Russia on Friday insisted that Ukrainian sailors it captured after seizing their vessels will go on trial for violating its maritime borders, despite international calls for their release.
Russian Foreign Minister Sergei Lavrov said the 24 Ukrainian sailors currently in pre-trial detention will be tried for violations of Russian and international law.
"When the investigation is over, there will be a trial," he told reporters after a meeting in Milan of the Organisation for Security and Co-operation in Europe (OSCE).
Russia's top diplomat suggested that after a trial verdict, measures could be taken to improve the sailors' situation, without specifying if they could be pardoned or released as part of an exchange with Kiev.
"As soon as the trial is over, we will have different possibilities in accordance with Russian legislation," he said. "Then it will be possible to say how to make their lives easier or agree to some concrete steps. But this will be done only after the trial has been completed."
Last month, Russia opened fire on three Ukrainian navy vessels as they tried to pass through the Kerch Strait from the Black Sea to the Sea of Azov.
The 24 Ukrainian crew members were detained. Despite international calls for their release, the courts ordered the sailors to be held in pre-trial detention for two months and they are now in Moscow. Three of them are undergoing treatment for injuries. The seamen face up to six years in prison for illegally crossing Russia's borders.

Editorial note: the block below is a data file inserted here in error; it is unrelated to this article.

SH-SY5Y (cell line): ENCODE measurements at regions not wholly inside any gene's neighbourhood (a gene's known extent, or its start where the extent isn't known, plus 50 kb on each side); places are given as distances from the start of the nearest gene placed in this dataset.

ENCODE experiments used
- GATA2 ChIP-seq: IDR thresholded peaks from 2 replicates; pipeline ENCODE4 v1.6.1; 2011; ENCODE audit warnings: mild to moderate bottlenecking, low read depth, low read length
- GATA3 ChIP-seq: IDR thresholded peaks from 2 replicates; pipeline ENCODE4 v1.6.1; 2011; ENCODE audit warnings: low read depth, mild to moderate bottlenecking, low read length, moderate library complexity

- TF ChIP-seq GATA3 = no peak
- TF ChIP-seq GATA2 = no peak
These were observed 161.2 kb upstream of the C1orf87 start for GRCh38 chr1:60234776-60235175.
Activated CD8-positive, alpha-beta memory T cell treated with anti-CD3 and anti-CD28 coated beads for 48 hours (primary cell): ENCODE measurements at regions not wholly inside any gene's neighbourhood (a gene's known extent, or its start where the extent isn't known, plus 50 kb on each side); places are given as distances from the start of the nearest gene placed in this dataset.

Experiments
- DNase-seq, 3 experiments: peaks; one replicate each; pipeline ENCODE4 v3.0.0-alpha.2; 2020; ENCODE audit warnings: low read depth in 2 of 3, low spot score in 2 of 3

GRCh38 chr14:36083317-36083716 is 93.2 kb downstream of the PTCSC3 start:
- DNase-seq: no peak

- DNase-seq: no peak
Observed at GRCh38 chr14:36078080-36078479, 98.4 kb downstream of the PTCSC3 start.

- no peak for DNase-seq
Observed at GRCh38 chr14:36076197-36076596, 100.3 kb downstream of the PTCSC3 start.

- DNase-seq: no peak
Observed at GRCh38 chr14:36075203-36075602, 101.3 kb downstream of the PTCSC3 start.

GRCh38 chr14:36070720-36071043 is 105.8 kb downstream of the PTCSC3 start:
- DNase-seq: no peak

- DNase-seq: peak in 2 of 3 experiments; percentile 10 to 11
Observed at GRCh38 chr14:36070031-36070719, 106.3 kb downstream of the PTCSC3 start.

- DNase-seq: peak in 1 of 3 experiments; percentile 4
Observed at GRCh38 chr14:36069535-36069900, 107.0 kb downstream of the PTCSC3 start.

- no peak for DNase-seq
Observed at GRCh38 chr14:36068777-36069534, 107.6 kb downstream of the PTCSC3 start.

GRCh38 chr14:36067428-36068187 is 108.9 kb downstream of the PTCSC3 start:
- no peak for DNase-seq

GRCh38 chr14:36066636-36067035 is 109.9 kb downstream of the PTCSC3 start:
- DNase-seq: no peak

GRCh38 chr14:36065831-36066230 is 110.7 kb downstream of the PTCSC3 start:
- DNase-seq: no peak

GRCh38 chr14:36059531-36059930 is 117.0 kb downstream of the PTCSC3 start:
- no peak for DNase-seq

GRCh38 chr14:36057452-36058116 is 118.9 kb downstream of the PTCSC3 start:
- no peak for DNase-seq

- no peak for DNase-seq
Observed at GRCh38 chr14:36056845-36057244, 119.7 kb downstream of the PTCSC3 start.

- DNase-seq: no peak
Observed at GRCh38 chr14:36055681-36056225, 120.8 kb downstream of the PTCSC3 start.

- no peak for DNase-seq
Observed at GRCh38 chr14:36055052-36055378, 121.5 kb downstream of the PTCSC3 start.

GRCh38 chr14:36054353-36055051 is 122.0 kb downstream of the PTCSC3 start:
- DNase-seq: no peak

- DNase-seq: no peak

Critics of the Kremlin have warned Russia is preparing a show trial.
Ukrainian President Petro Poroshenko has insisted they are "prisoners of war" and should be immediately released. Ukraine has introduced martial law in border and coastal areas for 30 days following the incident.
The seamen have joined a long list of Ukrainians jailed in Russia, including filmmaker Oleg Sentsov, who refused food for 145 days in an Arctic penal colony earlier this year.
The incident with the Ukrainian ships was the most dangerous in years between the ex-Soviet neighbors. They have been locked in a confrontation since 2014, when Russia annexed Crimea and supported an insurgency in eastern Ukraine. More than 10,000 people have been killed in the conflict.
Speaking to reporters, Lavrov also denounced what he said were Washington's plans to ditch the New START nuclear treaty, set to expire in 2021. "There's an impression that the groundwork is being laid for the destruction of this document too," he said.
The two former Cold War enemies have recently clashed over the fate of another key arms-control treaty, the Intermediate-Range Nuclear Forces treaty (INF).
Lavrov also slammed Washington for the arrest of Huawei's chief financial officer, Meng Wanzhou, in Canada at the request of the United States, saying it sought to apply its laws outside its jurisdiction.
"These are very arrogant, superpower-like policies. Even the United States' closest allies already find them annoying," Lavrov said. "It's time to put an end to this."